HAVANA - Groups of Cubans protested Friday night in the streets of Havana for a second night, decrying delays in fully restoring electricity three days after Hurricane Ian knocked out power across the island.
A foreign monitoring group reported that Cuba's internet service shut down for the second time in two days, saying it appeared to be unrelated to problems from the storm but rather an attempt to keep information about the demonstrations from spreading.
Associated Press journalists saw people demonstrating in at least five spots in the city or on its outskirts, including the Barreras and La Gallega districts, where residents blocked streets with burning tires and garbage.
Masiel Pereira, a housewife, said that "the only thing I ask is that they restore the current for my children."
A neighbor, Yunior Velasquez, lamented that "all the food is about to be lost" because there was no power for refrigerators.
On Thursday night, people protested at two points in the city's Cerro neighborhood. That area was mostly calm Friday with the power back on, although people were out on the important Villa Blanca Avenue chanting "We want light!" while banging pots with spoons. Police blocked access to the street, but there were no confrontations.
The country of 11 million people was plunged into darkness Tuesday night, a few hours after Ian roared over western Cuba and triggered problems in the power system that eventually cascaded over the whole island.
People protest asking for the restoration of the electrical service that collapsed Tuesday due to the devastation of Hurricane Ian in Havana, Sept. 30, 2022.
Power was restored in some parts of the country the next day, but other areas were left without service, including in the capital.
The government did not say what percentage of the overall population remained without electricity Friday, but electrical authorities said only 10% of Havana's 2 million people had power as of late Thursday.
Internet and cellphone service also were out Thursday. Internet service returned Friday morning, at least in some areas, but in the evening it was interrupted again, groups monitoring access to the internet reported.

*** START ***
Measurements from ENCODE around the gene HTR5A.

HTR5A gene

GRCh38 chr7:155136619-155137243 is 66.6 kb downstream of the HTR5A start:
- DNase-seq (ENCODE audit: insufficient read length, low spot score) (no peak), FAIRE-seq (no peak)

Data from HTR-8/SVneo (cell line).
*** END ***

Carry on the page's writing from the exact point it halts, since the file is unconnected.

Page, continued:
Alp Toker, director of London-based Netblocks, said the blackout in internet service on Thursday and Friday appeared different from an internet outage that occurred soon after Ian hit.
"Internet service has been interrupted once again in Cuba, at about the same time as yesterday (Thursday)," Toker said in an email to AP on Friday night. "The timing of the outages provides another indication that these are a measure to suppress coverage of the protests."
Doug Madory, director of internet analysis at Kentik Inc., a network intelligence company, earlier described Thursday's event as a "total internet blackout."
Repeated blackouts on Cuba's already fragile electric grid were among the causes of the island's largest social protests in decades in July 2021. Thousands of people, weary of power failures and shortages of goods exacerbated by the pandemic and U.S. sanctions, turned out in cities across the island to vent their anger and some also lashed out at the government. Hundreds were arrested and prosecuted, prompting harsh criticism of the administration of President Miguel Diaz-Canel.
Experts said the total blackout showed the vulnerability of Cuba's power grid and warned that it will require time and resources -- things the country doesn't have -- to fix the problem.
Cuba's power grid "was already in a critical and immunocompromised state as a result of the deterioration of the thermoelectric plants. The patient is now on life support," said Jorge Pinon, director of the Center for International Energy and Environmental Policy's Latin America and Caribbean program at the University of Texas.
Cuba has 13 power generation plants, eight of which are traditional thermoelectric plants, and five floating power plants rented from Turkey since 2019. There is also a group of small plants distributed throughout the country since an energy reform in 2006.
But the plants are poorly maintained, a phenomenon the government attributed to the lack of funds and U.S. sanctions. Complications in obtaining fuel is also a problem.